Fairfax’s top investigative reporters have slammed Gina Rinehart’s attempts to force her biographer, Adele Ferguson, to hand over all correspondence with the mining magnate’s son, John Hancock. Some want influential commentators such as Andrew Bolt to rally to her cause.

The Supreme Court of Western Australia, at Rinehart’s request, has issued a subpoena demanding Ferguson hand over any emails, text messages, notebooks related to conversations and interview recordings between Ferguson and Hancock since September 2011. Ferguson, a senior business writer at The Age and The Sydney Morning Herald, could face jail unless she complies with the subpoena by the end of the month.

The Age investigative reporter Nick McKenzie told Crikey it’s “outrageous” that Rinehart, who owns around 15% of Fairfax shares, would make such a demand.

“It makes one wonder whether she cares at all about journalism,” McKenzie said. “This goes to the core of what we do …  People have long speculated about what Gina Rinehart’s motivations are [in investing in Fairfax], and this shows they aren’t savoury.”

McKenzie is calling on rival publications and free speech advocates such as Herald Sun columnist Andrew Bolt, who was found guilty of racial vilification in 2011, to support Ferguson publicly.

“Andrew Bolt has learnt first-hand what it’s like to have one’s journalism restricted by a court and how time-consuming it can be. There is not a journalist in the country who wouldn’t be concerned about this,” he said.

Fairfax’s national business editor Mark Hawthorne queried on Twitter why Bolt, a prolific blogger, has kept silent on the issue. Bolt hosts a Sunday program on Channel Ten — Rinehart, who is known to be a fan of his work, is a major shareholder of the network.

The Australian Financial Review‘s editor-at-large Pamela Williams told Crikey: “It is a pretty remarkable situation for a media company’s major shareholder to demand a journalist reveal their sources. This really is an inversion of everything that someone with a commitment to media should stand for.”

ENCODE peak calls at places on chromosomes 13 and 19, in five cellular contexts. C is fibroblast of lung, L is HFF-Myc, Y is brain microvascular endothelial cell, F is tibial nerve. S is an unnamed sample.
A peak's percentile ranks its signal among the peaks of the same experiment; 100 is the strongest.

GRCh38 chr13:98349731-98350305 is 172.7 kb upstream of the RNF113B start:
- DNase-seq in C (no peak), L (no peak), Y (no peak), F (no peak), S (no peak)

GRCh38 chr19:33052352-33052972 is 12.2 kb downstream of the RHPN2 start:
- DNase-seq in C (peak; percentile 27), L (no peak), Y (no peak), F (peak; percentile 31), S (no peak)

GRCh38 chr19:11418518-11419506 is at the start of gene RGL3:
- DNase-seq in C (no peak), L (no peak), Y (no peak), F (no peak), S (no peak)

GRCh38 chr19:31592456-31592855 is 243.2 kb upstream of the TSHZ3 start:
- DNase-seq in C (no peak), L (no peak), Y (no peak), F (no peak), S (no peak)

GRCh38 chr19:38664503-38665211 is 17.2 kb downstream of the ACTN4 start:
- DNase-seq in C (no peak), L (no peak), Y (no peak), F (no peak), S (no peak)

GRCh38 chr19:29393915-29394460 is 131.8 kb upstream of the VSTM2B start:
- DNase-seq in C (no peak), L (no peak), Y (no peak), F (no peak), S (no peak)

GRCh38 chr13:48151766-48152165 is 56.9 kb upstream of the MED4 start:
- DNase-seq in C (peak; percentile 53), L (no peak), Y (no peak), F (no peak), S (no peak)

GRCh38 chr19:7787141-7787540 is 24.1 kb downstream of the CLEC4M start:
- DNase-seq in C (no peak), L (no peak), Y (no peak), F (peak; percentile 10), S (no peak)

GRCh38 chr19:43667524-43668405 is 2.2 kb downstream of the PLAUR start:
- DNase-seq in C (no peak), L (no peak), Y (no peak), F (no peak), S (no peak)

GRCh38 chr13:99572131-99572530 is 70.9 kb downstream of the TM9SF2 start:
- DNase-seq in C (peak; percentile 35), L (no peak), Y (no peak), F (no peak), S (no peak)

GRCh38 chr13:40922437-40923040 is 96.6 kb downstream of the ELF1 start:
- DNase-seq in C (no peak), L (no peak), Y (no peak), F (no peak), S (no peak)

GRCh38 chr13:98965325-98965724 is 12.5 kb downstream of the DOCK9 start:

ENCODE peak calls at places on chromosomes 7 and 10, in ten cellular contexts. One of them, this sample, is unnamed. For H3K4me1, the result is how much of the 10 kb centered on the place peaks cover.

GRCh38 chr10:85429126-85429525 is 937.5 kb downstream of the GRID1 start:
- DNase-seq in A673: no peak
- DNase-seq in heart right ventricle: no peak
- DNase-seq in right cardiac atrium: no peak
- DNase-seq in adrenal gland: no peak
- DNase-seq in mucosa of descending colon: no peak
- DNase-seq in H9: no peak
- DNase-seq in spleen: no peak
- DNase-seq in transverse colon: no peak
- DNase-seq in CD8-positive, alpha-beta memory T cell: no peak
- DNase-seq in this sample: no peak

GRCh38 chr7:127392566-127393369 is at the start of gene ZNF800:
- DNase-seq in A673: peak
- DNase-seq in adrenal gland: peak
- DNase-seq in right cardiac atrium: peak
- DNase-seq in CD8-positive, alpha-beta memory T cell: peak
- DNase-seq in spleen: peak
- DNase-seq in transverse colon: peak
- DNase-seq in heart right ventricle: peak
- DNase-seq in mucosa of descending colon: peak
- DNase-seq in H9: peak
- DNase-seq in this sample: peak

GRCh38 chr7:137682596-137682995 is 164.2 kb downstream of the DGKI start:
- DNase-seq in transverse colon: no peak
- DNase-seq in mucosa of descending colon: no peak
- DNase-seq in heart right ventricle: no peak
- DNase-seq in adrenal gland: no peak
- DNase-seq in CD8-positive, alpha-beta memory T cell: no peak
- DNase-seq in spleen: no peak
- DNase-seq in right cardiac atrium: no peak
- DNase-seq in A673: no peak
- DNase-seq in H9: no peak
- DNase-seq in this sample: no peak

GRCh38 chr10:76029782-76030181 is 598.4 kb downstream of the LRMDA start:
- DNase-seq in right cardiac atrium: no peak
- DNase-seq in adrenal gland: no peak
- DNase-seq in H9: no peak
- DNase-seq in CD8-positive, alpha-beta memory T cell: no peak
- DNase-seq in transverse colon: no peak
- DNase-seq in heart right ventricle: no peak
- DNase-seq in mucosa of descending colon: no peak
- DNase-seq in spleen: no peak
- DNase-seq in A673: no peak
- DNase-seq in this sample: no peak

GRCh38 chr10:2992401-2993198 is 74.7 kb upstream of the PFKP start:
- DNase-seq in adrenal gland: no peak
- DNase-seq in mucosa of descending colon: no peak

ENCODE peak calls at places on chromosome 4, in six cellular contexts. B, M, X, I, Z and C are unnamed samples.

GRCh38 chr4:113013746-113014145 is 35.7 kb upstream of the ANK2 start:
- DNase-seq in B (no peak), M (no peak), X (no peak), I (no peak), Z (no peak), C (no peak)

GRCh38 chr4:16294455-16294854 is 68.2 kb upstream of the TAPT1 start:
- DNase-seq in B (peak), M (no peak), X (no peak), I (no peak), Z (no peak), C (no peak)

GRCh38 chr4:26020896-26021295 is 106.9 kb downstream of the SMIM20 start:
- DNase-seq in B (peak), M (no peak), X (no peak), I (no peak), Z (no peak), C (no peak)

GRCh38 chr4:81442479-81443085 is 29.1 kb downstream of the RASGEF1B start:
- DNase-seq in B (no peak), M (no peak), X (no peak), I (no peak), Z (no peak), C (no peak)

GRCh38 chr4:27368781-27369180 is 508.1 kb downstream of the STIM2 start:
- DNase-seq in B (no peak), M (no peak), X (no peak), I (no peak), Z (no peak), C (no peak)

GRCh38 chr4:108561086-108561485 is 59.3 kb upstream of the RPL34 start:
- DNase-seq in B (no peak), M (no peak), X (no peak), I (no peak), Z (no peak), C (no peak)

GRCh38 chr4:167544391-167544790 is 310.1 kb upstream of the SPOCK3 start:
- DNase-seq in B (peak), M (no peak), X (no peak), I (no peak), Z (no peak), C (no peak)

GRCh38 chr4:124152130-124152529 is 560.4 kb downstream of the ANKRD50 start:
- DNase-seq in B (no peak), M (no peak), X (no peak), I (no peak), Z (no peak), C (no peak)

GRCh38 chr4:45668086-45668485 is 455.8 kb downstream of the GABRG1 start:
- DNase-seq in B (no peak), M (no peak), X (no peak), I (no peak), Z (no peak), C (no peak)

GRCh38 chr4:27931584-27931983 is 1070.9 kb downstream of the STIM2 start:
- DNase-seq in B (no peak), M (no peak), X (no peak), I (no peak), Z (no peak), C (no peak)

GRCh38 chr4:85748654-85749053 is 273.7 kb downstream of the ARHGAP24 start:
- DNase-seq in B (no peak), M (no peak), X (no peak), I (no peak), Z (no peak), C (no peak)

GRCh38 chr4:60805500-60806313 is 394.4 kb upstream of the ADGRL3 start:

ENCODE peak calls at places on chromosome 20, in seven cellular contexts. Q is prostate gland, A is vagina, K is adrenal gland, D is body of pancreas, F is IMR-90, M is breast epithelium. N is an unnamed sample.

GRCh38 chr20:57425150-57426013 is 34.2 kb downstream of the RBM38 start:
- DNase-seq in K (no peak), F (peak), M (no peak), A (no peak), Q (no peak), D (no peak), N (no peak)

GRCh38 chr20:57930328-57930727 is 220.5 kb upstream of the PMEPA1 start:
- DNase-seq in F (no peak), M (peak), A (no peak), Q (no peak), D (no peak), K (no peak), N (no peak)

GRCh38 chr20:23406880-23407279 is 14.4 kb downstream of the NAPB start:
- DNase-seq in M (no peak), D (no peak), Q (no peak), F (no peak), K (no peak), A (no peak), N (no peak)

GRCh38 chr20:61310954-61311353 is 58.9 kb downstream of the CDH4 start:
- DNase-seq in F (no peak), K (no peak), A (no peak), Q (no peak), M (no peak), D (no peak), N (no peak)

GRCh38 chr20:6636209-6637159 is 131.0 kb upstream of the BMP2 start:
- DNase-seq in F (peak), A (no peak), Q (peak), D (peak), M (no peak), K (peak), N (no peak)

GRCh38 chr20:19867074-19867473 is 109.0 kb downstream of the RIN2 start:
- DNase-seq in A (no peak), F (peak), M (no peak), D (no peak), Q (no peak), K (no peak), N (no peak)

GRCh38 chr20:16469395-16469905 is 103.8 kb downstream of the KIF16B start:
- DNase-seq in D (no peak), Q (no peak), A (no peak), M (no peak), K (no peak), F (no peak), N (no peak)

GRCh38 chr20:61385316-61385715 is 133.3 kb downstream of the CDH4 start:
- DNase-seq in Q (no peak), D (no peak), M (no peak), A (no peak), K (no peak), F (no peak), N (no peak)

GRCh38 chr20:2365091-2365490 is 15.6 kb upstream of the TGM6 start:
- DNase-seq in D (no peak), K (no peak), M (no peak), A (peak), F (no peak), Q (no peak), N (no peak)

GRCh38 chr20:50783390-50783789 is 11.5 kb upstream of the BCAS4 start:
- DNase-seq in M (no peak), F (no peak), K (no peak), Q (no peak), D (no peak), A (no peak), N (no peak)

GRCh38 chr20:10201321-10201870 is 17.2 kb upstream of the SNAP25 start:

Williams’ Fin Review colleague Neil Chenoweth said: “The imperative to protect your sources is intrinsic not only to reporters but to the media business as a business. There are commercial consequences if you undermine that safeguard for sources. For a would-be media proprietor to ignore this raises questions whether their investment is a commercial one, or to further personal goals.”

Fairfax journalists Ben Cubby and Paddy Manning are among those who have signed a change.org petition demanding Rinehart withdraw the subpoenas issued against Ferguson.

McKenzie says it could cost Fairfax hundreds of thousands of dollars to fight the subpoena — “money that should be spent on journalism”. McKenzie and colleague Richard Baker are currently fighting two attempts for them to give up confidential sources: one over stories about property developer Helen Liu, the other on their reporting of the Securency note-printing scandal.

Kate McClymont, an investigative journalist at The Sydney Morning Herald, says although Rinehart has a legal right to demand the information, maintaining the confidentiality of sources is vital. Although Ferguson’s book and Fairfax articles contained on-the-record quotes from Hancock, this doesn’t mean their interviews did not contain confidential information.

“Interviews are never quite as clear-cut as they seem,” McClymont said.

Western Australia passed “shield law” legislation last year enshrining journalists’ right not to reveal their sources in court. However, a court can order a journalist to reveal a source where the public interest in the administration of justice outweighs the harm to the source.

Ferguson told the ABC this morning she would go to jail rather than give up her correspondence with a source.

UPDATE: On his blog this afternoon, Bolt posted this update: “I like Rinehart and do not understand the legal argument here, but this is not a good look for someone on the board of the company employing the journalist.”